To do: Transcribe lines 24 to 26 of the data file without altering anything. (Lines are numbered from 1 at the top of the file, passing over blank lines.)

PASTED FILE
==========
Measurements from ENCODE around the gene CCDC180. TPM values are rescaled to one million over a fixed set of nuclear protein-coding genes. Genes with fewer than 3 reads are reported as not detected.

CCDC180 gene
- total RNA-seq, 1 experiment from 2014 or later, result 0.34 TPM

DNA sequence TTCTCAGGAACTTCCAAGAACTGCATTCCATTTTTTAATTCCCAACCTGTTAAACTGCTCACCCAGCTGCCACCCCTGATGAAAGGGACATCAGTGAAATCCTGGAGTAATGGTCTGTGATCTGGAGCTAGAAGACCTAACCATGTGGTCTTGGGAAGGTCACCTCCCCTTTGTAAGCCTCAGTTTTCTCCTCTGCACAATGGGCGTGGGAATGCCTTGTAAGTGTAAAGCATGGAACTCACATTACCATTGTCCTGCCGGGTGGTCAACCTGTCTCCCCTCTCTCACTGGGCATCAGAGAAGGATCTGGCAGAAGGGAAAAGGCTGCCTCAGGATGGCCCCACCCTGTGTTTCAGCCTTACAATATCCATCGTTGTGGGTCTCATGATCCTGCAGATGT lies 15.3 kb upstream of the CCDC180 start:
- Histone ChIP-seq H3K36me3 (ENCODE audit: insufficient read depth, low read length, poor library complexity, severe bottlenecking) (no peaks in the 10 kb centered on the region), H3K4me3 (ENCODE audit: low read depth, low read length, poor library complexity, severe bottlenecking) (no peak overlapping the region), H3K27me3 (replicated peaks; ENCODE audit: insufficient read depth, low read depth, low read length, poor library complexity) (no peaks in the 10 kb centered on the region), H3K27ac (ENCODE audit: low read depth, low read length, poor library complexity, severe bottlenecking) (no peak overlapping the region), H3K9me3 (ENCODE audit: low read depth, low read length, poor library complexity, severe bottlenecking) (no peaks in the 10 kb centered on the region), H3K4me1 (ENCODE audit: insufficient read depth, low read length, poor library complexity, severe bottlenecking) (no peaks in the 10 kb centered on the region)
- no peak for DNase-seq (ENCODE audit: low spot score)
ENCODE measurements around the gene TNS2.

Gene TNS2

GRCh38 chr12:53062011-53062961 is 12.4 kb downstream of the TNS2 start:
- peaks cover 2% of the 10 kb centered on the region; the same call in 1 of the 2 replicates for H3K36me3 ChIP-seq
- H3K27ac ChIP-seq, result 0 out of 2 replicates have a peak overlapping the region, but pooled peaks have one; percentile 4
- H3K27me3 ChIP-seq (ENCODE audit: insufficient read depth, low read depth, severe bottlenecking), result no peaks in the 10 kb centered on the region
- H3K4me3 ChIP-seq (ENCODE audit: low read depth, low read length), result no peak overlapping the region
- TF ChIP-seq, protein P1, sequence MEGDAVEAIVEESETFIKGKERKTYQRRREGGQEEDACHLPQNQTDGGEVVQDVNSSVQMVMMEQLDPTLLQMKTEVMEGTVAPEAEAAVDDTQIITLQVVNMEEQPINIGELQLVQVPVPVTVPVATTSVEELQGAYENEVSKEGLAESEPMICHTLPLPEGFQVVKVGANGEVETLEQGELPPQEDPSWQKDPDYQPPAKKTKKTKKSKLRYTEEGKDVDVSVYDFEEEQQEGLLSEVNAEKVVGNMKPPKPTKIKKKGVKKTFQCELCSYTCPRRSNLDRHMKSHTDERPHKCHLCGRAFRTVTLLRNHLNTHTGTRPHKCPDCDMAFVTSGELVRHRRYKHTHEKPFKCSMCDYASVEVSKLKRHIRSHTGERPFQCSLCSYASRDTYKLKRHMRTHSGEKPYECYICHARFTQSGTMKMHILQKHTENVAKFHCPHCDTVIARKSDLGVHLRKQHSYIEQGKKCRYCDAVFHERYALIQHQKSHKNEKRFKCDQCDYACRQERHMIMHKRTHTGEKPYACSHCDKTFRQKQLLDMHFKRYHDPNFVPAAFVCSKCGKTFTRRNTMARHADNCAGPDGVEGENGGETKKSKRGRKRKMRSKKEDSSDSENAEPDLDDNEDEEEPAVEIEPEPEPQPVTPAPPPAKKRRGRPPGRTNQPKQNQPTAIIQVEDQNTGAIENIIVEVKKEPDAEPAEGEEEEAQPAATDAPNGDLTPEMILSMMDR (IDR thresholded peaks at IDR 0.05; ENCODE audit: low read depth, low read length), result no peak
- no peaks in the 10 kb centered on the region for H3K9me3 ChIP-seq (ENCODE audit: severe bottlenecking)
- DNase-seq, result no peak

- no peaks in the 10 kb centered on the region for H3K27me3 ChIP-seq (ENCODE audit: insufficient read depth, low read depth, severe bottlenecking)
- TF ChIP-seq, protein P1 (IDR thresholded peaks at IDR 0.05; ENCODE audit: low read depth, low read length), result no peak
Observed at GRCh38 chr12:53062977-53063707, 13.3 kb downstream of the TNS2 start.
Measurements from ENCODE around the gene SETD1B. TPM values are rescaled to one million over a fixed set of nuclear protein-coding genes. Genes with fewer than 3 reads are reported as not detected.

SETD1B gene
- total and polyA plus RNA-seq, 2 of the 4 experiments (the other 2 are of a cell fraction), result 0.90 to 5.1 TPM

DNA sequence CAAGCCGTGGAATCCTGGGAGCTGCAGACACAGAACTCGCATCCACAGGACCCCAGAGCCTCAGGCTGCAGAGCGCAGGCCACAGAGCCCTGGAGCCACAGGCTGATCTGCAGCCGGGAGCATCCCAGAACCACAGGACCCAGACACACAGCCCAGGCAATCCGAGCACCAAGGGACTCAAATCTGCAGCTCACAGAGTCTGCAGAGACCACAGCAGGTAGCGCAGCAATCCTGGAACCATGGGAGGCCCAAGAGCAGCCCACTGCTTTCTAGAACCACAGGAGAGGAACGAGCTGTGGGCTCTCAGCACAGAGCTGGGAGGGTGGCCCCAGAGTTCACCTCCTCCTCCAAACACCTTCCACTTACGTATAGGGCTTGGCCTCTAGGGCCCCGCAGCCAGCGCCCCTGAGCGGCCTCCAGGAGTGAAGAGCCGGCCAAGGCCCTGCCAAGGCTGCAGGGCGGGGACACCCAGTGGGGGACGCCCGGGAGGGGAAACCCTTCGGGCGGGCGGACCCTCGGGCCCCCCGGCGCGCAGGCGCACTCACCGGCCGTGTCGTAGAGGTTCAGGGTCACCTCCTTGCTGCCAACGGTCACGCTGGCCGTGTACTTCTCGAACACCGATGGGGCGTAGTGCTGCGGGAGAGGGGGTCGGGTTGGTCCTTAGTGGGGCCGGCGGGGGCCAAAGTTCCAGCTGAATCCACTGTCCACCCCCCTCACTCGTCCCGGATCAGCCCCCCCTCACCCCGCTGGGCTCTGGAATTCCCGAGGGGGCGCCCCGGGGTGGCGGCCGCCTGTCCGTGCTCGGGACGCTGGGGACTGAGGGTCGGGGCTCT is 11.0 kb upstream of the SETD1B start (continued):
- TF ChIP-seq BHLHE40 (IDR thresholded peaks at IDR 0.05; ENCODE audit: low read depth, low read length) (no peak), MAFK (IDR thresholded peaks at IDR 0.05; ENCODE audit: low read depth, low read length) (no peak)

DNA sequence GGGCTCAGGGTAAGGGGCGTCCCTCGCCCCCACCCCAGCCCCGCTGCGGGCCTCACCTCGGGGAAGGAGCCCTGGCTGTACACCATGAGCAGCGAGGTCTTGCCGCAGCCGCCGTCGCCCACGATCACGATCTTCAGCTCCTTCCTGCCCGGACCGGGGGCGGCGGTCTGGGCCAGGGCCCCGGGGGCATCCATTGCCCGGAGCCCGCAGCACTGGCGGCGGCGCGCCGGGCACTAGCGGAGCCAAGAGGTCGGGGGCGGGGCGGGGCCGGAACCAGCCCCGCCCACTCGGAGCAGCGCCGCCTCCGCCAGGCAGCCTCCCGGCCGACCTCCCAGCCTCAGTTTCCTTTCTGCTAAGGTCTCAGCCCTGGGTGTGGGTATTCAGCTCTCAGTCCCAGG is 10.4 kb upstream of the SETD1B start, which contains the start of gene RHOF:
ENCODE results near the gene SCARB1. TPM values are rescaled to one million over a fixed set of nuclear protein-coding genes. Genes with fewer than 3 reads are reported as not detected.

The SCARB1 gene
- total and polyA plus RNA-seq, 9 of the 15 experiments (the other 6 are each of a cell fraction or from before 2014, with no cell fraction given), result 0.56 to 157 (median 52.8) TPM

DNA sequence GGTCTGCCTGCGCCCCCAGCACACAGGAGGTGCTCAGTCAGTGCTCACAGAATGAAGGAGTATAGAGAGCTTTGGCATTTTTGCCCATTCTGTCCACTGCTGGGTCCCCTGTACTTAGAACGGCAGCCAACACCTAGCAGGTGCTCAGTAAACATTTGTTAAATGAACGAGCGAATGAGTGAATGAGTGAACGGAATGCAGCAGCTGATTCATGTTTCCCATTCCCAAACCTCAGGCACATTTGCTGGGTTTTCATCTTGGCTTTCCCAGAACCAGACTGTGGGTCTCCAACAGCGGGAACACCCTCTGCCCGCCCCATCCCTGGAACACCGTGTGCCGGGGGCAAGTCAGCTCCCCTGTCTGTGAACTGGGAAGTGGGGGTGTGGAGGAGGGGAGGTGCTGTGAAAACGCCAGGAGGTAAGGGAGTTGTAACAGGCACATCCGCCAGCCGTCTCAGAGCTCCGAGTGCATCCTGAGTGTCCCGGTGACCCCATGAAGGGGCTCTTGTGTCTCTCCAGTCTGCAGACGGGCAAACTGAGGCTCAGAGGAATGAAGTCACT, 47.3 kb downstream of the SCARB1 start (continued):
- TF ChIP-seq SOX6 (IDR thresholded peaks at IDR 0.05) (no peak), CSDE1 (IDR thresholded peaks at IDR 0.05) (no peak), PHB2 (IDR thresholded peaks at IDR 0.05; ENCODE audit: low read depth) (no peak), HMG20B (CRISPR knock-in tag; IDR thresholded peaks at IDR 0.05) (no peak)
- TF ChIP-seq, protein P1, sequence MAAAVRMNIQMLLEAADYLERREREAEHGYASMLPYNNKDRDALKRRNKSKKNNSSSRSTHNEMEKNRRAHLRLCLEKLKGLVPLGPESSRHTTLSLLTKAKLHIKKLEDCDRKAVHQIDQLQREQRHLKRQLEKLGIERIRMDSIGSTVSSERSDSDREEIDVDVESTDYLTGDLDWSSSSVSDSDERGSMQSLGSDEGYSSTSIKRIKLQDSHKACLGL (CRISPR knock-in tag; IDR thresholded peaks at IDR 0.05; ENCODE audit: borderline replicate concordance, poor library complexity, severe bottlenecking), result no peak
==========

- TF ChIP-seq BHLHE40 (IDR thresholded peaks at IDR 0.05; ENCODE audit: low read depth, low read length) (no peak), MAFK (IDR thresholded peaks at IDR 0.05; ENCODE audit: low read depth, low read length) (no peak)

DNA sequence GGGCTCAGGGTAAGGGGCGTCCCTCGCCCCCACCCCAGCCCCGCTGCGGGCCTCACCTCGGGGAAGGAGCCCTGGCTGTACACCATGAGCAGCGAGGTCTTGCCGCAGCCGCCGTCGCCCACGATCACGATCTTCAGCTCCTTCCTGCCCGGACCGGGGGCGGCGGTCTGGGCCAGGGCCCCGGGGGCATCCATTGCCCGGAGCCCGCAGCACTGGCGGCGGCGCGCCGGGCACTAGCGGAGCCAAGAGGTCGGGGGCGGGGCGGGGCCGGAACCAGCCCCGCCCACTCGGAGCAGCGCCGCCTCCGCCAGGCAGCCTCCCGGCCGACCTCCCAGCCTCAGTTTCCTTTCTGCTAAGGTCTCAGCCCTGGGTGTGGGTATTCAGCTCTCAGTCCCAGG is 10.4 kb upstream of the SETD1B start, which contains the start of gene RHOF:
ENCODE results near the gene SCARB1. TPM values are rescaled to one million over a fixed set of nuclear protein-coding genes. Genes with fewer than 3 reads are reported as not detected.